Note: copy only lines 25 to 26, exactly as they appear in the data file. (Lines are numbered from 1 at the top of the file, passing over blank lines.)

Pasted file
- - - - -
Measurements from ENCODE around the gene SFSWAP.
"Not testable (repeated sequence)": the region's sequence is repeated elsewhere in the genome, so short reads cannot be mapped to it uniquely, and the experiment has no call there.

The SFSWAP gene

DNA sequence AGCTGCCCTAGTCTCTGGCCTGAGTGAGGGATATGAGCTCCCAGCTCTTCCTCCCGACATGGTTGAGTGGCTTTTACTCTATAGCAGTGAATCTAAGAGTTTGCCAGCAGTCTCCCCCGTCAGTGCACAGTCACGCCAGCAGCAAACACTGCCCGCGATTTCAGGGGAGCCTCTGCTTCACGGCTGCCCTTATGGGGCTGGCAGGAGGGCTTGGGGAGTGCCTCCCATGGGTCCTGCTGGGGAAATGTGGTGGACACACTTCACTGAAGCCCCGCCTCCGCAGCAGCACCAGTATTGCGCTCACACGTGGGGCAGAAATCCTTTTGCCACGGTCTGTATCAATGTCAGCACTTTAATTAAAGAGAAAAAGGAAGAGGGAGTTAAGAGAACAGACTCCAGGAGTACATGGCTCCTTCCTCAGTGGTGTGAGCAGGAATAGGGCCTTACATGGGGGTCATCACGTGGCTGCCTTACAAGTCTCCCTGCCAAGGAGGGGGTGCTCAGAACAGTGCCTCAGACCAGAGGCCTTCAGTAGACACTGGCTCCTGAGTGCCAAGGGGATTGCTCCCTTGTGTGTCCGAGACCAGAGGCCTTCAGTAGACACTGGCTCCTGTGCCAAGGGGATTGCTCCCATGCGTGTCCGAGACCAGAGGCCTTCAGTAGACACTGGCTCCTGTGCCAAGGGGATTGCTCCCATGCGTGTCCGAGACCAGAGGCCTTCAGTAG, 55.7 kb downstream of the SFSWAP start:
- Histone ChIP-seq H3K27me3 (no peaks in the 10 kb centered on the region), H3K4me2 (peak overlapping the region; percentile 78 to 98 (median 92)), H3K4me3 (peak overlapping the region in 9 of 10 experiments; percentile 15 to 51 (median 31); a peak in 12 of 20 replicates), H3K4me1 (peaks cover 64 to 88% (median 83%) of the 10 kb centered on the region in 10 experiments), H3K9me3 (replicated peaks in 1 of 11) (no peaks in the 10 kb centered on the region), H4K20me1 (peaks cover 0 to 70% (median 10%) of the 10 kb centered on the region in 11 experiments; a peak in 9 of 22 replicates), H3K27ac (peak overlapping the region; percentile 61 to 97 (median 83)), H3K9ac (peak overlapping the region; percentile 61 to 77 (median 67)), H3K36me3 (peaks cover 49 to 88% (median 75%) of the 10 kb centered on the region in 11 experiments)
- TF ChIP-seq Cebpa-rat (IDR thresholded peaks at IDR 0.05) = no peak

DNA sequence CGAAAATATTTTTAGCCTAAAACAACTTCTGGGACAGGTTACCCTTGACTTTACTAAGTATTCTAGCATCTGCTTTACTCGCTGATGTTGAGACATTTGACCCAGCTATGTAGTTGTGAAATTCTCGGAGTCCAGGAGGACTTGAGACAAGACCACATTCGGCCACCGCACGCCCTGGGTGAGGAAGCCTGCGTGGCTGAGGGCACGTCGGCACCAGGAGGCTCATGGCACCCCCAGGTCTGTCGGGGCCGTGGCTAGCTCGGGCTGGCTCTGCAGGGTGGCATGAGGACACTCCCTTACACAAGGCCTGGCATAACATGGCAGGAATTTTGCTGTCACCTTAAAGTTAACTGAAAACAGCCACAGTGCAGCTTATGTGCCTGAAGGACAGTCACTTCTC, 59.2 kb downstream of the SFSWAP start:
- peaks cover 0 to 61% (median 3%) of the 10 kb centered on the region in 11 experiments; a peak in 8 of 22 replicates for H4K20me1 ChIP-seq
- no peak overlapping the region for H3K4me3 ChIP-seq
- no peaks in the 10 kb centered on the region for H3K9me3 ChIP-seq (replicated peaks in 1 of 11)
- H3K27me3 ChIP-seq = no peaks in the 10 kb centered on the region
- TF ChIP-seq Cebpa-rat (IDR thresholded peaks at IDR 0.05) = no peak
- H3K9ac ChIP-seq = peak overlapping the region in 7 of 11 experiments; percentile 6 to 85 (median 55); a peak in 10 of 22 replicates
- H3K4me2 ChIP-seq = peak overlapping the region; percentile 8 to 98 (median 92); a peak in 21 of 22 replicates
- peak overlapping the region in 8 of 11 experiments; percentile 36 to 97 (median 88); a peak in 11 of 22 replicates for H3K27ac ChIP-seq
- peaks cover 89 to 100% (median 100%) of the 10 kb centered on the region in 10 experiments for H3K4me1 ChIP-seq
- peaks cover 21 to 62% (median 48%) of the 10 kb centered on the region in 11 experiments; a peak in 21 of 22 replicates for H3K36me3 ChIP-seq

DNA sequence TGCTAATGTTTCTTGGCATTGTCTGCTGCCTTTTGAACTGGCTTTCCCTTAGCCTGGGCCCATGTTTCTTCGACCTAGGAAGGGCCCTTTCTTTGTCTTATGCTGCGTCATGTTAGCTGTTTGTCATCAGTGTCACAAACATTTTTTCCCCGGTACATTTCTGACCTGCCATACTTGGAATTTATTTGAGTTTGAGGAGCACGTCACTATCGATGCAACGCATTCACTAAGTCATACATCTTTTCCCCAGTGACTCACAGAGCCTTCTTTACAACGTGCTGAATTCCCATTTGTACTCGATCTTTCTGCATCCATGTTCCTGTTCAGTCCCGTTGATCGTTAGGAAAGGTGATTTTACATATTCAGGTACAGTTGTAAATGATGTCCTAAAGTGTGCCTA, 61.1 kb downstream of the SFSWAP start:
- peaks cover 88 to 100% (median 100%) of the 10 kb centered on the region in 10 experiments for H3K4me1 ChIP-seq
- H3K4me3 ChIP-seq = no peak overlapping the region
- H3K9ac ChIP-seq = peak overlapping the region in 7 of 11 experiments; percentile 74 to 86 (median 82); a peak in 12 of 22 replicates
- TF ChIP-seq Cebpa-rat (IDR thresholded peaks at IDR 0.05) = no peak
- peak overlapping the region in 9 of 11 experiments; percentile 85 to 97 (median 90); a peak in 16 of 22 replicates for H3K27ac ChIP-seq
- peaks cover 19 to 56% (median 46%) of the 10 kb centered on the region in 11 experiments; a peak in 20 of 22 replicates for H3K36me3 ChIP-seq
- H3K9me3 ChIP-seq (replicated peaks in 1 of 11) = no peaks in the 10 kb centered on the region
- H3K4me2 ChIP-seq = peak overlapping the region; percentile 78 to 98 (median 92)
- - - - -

- H3K9me3 ChIP-seq (replicated peaks in 1 of 11) = no peaks in the 10 kb centered on the region
- H3K4me2 ChIP-seq = peak overlapping the region; percentile 78 to 98 (median 92)